Astron. Astrophys. 318, 631-638 (1997) 3. Magnitudes3.1. Determination and accuracy of apparent magnitudesA complete description of the apparent magnitude calculation can be found in L95; here we present the main features. The apparent magnitudes were estimated by assigning one of eight brightness classes to each object while performing the astrometric measurements. A linear data fit between the magnitude estimates and the ephemeris V -magnitudes of the observed numbered objects was used to derive magnitudes for all the UESAC objects. This analysis was performed separately for the 1992 and 1993 objects. The magnitudes were corrected for trailing using the trail-correction equation: (Tancredi and Lindgren 1994) where l is the trail length, d the size of the seeing disk and erf the error function. We define the mean errors for the V -magnitudes as the mean difference between the magnitudes of the numbered asteroids derived from the above analysis and the corresponding ephemeris values. These errors are only valid for , since most of the numbered asteroids included in the fits are brighter than this value. Table 4 gives the mean differences (ephemeris minus UESAC) for the 1992 and 1993 observing campaigns separately. The number of numbered asteroids included in the analysis is and the standard deviations for the errors with regard to sign are also given. Table 4. Mean apparent magnitude differences (ephemeris minus UESAC) for the numbered asteroids included in the data fit. 3.2. Statistics of apparent magnitudesThe following statistics are based on the UESAC March magnitudes; the magnitudes for the unlinked April positions are not included. A mean magnitude was used for each discrete object, so no asteroid should therefore appear more than once in the statistics. The PLS numbers are based on asteroids with a determined orbit. Since the regions investigated by PLS and UESAC differ both in size and centre coordinates, the PLS numbers (van Houten et al. 1970) have been multiplied by a factor of 1.08 (L95). The PLS m -magnitudes (International Photometric Magnitude System) were transformed to V -magnitudes (L95). Fig. 1 shows the cumulative number of asteroids per half magnitude step, starting from , for UESAC'92, UESAC'93 and PLS asteroids. The PLS numbers in the interval were corrected for incompleteness (van Houten et al. 1970). The somewhat peculiar V -magnitude intervals are a result of the fact that the PLS numbers were given as number of asteroids per half m -magnitude.
The linear parts of the curves can be represented by expressions of the form: The expressions are based on points in the interval . 3.3. Determination and accuracy of absolute magnitudesThe calculation of the absolute magnitudes was done according to the HG -system (Bowell et al. 1989); a thorough description can be found in L95. We define the mean errors for the absolute magnitudes as the mean differences between the H -magnitudes of the observed numbered asteroids and the corresponding EMP/MPC H -magnitudes (EMP = Efemeridy Malykh Planet/Ephemerides of Minor Planets, MPC = Minor Planet Circulars). Table 5 gives the mean differences (ephemeris minus UESAC) for the 1992 and 1993 observing campaigns separately. The number of numbered asteroids included in the analysis is and the standard deviations for the errors with regard to sign are also given. For some numbered asteroids an orbit could not be calculated based on the UESAC observations; these asteroids have therefore been excluded from the error analysis. The errors with regard to sign are not significant. Table 5. Mean absolute magnitude differences (ephemeris minus UESAC) for the observed numbered asteroids 3.4. Statistics of absolute magnitudesThe statistics in this section are based on H -magnitudes for UESAC and PLS asteroids with determined orbits. Fig. 2 shows the logarithm of the cumulative numbers of absolute magnitudes per 0.25-magnitude step in UESAC'92, UESAC'93 and PLS. The PLS H -magnitudes are taken from EMP/MPC files and not from the values given in van Houten et al. (1970). As a result of differences in the survey coverage the PLS numbers have been multiplied by 0.90 (L95).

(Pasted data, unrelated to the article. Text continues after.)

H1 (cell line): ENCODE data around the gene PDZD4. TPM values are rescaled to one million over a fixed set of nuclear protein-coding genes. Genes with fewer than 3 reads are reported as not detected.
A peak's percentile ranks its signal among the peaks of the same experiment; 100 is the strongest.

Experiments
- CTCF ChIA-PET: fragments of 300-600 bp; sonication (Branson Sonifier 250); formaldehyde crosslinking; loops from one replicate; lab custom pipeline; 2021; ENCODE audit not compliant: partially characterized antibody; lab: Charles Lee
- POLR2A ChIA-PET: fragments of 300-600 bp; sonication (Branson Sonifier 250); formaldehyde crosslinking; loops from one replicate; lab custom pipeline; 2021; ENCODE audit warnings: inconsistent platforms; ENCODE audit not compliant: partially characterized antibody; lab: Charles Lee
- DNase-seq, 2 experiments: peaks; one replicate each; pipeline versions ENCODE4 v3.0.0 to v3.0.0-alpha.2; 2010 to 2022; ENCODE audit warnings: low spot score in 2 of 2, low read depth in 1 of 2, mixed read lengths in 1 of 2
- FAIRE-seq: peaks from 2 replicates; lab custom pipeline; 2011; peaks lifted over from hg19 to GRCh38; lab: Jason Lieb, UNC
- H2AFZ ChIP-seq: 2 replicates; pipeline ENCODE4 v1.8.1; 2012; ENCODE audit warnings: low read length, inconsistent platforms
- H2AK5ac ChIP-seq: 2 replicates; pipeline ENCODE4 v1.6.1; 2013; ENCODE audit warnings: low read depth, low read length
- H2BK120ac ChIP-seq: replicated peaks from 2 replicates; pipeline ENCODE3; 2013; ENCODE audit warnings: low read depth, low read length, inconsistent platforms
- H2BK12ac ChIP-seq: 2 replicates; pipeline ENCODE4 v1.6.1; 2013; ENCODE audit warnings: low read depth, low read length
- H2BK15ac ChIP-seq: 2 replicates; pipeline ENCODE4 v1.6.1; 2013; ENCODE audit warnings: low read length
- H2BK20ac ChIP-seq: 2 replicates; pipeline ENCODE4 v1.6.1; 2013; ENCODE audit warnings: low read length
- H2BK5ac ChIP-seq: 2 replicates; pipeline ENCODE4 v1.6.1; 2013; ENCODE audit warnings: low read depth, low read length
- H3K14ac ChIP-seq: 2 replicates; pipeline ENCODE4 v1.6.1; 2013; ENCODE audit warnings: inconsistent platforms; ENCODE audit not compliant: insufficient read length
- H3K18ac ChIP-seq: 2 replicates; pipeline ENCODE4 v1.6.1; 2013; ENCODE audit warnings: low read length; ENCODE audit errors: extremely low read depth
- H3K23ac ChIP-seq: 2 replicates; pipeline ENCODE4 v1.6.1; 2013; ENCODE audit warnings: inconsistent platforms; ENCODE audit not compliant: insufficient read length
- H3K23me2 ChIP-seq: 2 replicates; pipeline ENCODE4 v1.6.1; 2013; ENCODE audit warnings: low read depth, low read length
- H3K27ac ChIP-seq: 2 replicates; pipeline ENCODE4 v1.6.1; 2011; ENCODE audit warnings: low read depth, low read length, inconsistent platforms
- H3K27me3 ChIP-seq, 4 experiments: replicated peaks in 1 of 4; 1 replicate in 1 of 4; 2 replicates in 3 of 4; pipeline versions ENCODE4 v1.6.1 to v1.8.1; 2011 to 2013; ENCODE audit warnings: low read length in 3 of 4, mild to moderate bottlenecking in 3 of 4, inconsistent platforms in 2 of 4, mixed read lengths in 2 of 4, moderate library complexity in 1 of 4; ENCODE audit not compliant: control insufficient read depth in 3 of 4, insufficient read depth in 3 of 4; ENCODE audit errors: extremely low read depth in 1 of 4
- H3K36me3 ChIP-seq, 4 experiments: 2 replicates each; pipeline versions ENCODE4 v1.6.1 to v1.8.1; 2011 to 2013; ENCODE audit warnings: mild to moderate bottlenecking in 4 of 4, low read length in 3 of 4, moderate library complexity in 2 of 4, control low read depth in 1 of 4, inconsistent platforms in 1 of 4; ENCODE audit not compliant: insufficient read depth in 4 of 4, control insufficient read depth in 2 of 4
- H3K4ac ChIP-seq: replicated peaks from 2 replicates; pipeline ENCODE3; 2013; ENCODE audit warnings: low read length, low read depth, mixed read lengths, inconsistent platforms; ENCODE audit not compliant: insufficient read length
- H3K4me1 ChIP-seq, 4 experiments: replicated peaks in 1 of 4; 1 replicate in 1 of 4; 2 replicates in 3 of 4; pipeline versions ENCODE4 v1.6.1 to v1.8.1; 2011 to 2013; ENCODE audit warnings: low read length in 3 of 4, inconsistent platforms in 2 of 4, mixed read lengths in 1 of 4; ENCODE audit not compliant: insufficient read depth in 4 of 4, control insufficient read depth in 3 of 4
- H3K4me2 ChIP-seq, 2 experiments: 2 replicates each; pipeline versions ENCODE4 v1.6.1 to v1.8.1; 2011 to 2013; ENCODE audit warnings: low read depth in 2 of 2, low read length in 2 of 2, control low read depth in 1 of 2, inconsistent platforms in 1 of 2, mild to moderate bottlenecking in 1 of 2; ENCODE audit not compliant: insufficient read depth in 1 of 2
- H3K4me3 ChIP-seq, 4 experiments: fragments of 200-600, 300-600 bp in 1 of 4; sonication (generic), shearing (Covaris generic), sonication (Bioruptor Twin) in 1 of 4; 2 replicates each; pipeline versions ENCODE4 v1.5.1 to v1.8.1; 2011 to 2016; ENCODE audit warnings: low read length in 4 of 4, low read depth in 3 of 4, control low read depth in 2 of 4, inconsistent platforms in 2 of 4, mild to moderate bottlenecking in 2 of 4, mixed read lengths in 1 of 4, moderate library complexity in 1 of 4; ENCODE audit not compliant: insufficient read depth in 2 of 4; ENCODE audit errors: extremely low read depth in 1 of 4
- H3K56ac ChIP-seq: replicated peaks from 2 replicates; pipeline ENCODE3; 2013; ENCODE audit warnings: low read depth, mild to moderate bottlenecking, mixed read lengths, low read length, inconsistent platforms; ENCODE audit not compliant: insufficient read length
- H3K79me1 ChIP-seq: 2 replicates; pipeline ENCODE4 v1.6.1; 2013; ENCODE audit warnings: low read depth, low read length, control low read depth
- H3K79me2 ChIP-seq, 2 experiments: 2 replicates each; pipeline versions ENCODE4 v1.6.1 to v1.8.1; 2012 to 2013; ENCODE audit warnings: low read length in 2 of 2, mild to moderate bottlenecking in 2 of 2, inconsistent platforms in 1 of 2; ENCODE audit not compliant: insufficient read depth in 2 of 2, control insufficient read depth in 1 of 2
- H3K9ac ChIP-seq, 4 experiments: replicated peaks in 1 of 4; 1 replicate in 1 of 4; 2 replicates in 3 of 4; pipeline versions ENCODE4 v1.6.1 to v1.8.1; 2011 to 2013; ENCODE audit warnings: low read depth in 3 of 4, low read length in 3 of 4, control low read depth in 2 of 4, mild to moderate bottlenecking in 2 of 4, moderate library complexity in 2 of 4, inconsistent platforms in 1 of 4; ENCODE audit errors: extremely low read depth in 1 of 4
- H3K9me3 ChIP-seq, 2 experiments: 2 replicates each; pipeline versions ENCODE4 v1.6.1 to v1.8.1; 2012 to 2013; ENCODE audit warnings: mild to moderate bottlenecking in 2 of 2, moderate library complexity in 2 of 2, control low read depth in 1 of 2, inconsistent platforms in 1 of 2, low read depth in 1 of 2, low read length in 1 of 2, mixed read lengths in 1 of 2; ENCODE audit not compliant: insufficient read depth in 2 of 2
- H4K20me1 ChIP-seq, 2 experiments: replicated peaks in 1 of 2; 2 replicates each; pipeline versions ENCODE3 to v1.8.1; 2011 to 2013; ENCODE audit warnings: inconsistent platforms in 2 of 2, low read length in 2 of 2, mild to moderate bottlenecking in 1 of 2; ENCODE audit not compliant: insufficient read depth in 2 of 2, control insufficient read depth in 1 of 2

The linear parts of the curves can be represented by expressions of the form: The expressions are based on points in the interval . © European Southern Observatory (ESO) 1997 Online publication: July 8, 1998 |